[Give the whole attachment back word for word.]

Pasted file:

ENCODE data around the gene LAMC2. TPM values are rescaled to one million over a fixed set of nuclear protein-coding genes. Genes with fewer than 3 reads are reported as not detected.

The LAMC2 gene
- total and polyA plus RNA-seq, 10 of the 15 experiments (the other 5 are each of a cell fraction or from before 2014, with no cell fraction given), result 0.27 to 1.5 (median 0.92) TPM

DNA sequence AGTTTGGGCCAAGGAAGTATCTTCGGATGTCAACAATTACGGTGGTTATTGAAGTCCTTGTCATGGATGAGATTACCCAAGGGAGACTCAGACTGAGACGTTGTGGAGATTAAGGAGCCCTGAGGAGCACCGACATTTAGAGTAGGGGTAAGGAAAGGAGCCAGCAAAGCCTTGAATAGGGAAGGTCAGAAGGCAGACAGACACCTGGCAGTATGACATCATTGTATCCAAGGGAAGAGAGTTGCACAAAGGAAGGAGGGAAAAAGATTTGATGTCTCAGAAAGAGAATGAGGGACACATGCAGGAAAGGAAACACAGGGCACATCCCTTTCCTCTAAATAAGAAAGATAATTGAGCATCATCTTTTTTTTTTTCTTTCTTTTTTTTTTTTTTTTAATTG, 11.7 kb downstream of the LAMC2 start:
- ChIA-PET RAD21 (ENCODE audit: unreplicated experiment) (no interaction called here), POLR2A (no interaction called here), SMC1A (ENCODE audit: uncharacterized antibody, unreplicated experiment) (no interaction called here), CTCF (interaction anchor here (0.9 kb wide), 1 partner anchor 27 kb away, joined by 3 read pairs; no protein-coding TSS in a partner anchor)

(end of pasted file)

ENCODE data around the gene LAMC2. TPM values are rescaled to one million over a fixed set of nuclear protein-coding genes. Genes with fewer than 3 reads are reported as not detected.

The LAMC2 gene
- total and polyA plus RNA-seq, 10 of the 15 experiments (the other 5 are each of a cell fraction or from before 2014, with no cell fraction given), result 0.27 to 1.5 (median 0.92) TPM

DNA sequence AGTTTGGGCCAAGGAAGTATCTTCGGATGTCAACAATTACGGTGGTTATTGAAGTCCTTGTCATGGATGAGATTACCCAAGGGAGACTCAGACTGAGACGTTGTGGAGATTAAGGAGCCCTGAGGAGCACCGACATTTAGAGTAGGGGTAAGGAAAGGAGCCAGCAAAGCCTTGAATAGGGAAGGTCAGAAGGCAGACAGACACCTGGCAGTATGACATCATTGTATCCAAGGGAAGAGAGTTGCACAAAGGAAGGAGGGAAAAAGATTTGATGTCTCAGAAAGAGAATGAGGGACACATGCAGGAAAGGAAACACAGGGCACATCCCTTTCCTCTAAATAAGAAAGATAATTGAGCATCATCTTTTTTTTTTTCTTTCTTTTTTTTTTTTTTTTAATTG, 11.7 kb downstream of the LAMC2 start:
- ChIA-PET RAD21 (ENCODE audit: unreplicated experiment) (no interaction called here), POLR2A (no interaction called here), SMC1A (ENCODE audit: uncharacterized antibody, unreplicated experiment) (no interaction called here), CTCF (interaction anchor here (0.9 kb wide), 1 partner anchor 27 kb away, joined by 3 read pairs; no protein-coding TSS in a partner anchor)